But Dr Keung is not resting on his laurels. "I must say I am happy to see the progress, but if you ask my colleagues, they will know I am not exactly 'very happy' because we want to do a lot more," he said.

His target, and that of BCA, is for at least 80 per cent of all buildings here to be environmentally sustainable by 2030.

In the coming years, the BCA aims to shorten the payback period for going green and get energy guzzlers like data centres and supermarkets on board the Green Mark scheme.

It also hopes to get building users more involved in cutting energy consumption, and to make research breakthroughs to make buildings even more energy efficient.

Said Dr Keung: "All these are things we want. We intend to stretch our target and, in the longer term, achieve them."

Take a 'tour' of building before construction starts
3D technologies at new BCA centre lets builders, designers spot issues and fix them
By Janice Heng, The Straits Times, 21 Dec 2015

Building owners, designers and contractors can now take a virtual tour of their planned projects at the new Centre for Lean and Virtual Construction.

The million-dollar Building and Construction Authority (BCA) facility was opened officially by Senior Minister of State for National Development Desmond Lee yesterday.

Located at the BCA Academy in Braddell Road, the centre is open to firms and institutes of higher learning, with lower fees for the latter.

Designers and engineers can use various 3D technologies to get a better sense of what a building will be like well before it is built. The concept of virtual design and construction - where a structure is first built virtually and then, physically - enables issues to be fixed at the virtual stage.

To boost the industry's use of this approach, the BCA Academy will launch three nine-month diploma courses next year in virtual design and construction, design for manufacturing and assembly, and lean construction.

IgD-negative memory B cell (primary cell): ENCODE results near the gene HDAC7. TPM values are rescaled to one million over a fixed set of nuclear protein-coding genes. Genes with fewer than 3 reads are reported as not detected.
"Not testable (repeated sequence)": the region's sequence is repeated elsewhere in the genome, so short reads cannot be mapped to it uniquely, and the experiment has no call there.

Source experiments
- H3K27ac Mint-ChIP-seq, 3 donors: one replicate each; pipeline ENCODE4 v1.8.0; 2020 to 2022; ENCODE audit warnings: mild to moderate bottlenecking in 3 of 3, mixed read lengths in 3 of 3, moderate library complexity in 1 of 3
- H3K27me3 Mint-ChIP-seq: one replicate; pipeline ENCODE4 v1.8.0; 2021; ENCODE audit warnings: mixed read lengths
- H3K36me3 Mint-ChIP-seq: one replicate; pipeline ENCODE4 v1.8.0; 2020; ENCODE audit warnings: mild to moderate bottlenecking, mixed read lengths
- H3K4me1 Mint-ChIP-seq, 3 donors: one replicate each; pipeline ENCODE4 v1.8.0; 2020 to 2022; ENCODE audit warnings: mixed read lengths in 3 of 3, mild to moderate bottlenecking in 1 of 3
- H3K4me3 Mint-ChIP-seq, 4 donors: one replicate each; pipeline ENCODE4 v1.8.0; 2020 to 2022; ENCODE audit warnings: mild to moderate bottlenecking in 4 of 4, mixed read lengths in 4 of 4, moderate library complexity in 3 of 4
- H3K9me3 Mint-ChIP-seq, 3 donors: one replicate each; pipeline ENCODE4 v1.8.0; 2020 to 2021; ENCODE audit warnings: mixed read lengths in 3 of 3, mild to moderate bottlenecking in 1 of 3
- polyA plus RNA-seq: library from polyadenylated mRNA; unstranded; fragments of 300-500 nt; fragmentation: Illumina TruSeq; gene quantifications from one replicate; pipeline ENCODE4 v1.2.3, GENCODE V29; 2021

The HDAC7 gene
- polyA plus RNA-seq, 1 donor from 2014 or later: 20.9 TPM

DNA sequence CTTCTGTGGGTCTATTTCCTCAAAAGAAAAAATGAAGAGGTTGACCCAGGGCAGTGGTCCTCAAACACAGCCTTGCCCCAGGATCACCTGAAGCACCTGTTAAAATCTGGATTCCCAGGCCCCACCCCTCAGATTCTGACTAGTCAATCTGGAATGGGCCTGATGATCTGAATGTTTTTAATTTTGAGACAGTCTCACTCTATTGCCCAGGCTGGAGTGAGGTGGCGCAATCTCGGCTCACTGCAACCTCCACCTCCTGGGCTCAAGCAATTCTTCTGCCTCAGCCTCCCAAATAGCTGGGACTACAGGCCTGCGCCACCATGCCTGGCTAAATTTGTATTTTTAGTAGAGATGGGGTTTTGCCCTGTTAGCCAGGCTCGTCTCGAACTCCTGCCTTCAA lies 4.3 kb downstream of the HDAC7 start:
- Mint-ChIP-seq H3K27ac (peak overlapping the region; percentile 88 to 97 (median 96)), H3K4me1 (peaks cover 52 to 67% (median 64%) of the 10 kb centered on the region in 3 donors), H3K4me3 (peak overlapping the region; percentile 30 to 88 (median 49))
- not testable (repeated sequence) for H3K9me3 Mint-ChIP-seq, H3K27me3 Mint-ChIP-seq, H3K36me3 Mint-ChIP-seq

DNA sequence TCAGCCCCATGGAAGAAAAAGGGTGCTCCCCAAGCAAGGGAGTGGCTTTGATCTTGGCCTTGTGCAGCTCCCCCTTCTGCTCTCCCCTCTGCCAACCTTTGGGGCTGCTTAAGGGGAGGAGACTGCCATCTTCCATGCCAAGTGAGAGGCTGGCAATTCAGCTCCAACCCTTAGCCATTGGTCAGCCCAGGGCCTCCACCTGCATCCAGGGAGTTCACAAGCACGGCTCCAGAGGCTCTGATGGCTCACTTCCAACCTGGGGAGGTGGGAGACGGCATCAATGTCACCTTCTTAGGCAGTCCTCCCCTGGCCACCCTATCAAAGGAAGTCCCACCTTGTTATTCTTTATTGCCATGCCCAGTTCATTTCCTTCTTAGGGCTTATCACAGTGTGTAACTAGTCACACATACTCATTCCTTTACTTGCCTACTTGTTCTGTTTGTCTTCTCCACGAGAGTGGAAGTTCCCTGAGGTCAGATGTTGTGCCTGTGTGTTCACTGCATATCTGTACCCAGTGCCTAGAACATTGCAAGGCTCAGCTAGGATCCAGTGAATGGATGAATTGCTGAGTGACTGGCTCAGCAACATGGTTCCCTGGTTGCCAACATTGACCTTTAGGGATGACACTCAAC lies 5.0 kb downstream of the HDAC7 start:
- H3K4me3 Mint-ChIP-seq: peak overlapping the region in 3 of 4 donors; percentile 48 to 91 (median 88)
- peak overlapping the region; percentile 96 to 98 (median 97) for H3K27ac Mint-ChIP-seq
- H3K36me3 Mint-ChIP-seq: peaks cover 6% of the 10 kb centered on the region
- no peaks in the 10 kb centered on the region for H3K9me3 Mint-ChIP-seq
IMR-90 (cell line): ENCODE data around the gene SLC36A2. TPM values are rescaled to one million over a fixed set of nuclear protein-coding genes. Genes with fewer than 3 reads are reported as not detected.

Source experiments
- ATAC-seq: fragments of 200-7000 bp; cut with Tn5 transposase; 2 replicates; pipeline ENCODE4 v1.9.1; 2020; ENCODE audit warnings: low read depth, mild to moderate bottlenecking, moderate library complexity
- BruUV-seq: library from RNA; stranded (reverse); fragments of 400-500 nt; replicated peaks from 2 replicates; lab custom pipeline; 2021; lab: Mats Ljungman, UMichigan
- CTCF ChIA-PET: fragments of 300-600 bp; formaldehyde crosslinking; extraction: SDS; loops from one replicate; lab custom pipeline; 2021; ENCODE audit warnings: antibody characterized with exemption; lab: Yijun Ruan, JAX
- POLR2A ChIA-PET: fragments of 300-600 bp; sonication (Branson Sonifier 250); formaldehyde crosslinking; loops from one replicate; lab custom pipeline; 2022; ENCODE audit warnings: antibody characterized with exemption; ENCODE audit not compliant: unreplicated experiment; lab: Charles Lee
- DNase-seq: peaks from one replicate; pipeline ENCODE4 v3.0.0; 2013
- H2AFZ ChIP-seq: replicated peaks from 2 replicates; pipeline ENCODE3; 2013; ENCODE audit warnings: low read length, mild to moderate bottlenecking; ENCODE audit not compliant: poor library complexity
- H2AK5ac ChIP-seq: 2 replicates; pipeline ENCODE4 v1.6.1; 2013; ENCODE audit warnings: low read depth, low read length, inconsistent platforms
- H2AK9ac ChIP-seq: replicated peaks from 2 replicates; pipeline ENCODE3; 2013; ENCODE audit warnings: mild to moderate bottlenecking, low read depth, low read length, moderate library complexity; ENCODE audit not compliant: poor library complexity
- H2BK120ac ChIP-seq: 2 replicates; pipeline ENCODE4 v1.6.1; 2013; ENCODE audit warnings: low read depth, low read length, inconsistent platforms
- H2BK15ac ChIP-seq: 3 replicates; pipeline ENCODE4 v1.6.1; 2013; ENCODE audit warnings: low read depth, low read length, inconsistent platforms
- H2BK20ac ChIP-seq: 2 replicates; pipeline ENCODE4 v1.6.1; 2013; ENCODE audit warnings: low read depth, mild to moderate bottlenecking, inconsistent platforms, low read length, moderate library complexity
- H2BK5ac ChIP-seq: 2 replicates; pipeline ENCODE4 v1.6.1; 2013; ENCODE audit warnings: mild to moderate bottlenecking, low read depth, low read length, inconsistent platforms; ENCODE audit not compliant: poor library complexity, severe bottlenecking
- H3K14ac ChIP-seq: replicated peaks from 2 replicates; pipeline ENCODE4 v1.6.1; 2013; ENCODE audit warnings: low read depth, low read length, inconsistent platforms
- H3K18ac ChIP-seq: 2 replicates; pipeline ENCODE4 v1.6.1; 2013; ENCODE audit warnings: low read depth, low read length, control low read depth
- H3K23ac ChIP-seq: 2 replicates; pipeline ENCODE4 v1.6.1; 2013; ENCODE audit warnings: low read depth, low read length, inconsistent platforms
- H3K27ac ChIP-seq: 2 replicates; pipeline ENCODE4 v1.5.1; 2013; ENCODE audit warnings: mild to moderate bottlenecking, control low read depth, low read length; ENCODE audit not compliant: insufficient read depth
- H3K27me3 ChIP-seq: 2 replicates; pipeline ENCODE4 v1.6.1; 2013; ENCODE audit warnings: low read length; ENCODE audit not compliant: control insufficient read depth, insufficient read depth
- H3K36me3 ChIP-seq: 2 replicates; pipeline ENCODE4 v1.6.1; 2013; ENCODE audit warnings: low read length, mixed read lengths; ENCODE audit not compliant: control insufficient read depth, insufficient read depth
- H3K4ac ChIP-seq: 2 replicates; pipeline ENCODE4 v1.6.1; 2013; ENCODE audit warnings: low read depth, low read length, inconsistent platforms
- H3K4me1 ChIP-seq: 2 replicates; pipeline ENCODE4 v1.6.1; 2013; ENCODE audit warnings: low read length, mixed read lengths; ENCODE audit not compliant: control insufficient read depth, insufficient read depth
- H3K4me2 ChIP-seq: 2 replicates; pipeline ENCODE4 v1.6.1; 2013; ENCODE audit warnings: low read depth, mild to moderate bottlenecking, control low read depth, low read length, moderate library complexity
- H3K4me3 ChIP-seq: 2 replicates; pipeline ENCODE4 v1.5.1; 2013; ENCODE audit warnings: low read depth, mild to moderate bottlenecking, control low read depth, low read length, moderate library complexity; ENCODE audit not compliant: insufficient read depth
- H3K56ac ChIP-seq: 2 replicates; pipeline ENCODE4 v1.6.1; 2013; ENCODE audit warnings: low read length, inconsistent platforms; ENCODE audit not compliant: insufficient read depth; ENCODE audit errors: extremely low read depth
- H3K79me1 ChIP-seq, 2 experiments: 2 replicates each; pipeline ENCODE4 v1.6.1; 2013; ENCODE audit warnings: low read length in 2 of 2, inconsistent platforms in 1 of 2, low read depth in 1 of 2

"The centre is valuable to us contractors as we can test out technology before deciding whether to invest in it," said Straits Construction executive director Kenneth Loo.

For instance, users can point a mobile phone at a printout of a floor plan and watch the project "rise up from the paper" and be built in 3D on the screen.

This would give workers on the ground an overview of the whole construction process.

Virtual or real? BCA Academy student, Nur Suriati experiences 3D visualisation of an actual building project on a...
Posted by Building and Construction Authority (Singapore) on Sunday, December 20, 2015

There is also the Oculus Rift virtual reality headset, which allows users to walk through a virtual model.

This was used by the Kimly-Shimizu joint venture in building the Yishun Community Hospital.

A representative from Alexandra Health, which will run the new hospital, took a virtual tour to see if the design suited its workflow, and nurses gave feedback based on digital models.

"Since we already have this building information modelling (BIM) model, we decided to do more with it to reduce unnecessary work later," said Kimly-Shimizu joint venture BIM manager Gan Chee Meng.

Replacing traditional blueprints, BIM software presents architectural and engineering plans in the same integrated model.

The centre includes a BIM training room. Small firms will particularly benefit, said Mr Loo, who is also president of the Singapore Contractors Association Limited.

"There's always a psychological barrier with new technology. Here, they can have a feel of what it's all about," he said.

Since July, all firms have had to submit architectural and engineering BIM data for new projects larger than 5,000 sq m. But using it at the submission stage is not enough, said BCA chief executive officer John Keung. "We need to get them to use BIM to work together." The software helps identify design clashes - for instance, between walls and amenities such as cabling. This allowed Kimly-Shimizu to find and fix problems at the planning stage for the hospital, saving three to 21 days of rectification work each time.

"We are confident that there will be more firms coming on board once they know the benefit of cutting waste and speeding up the building process," said Dr Keung.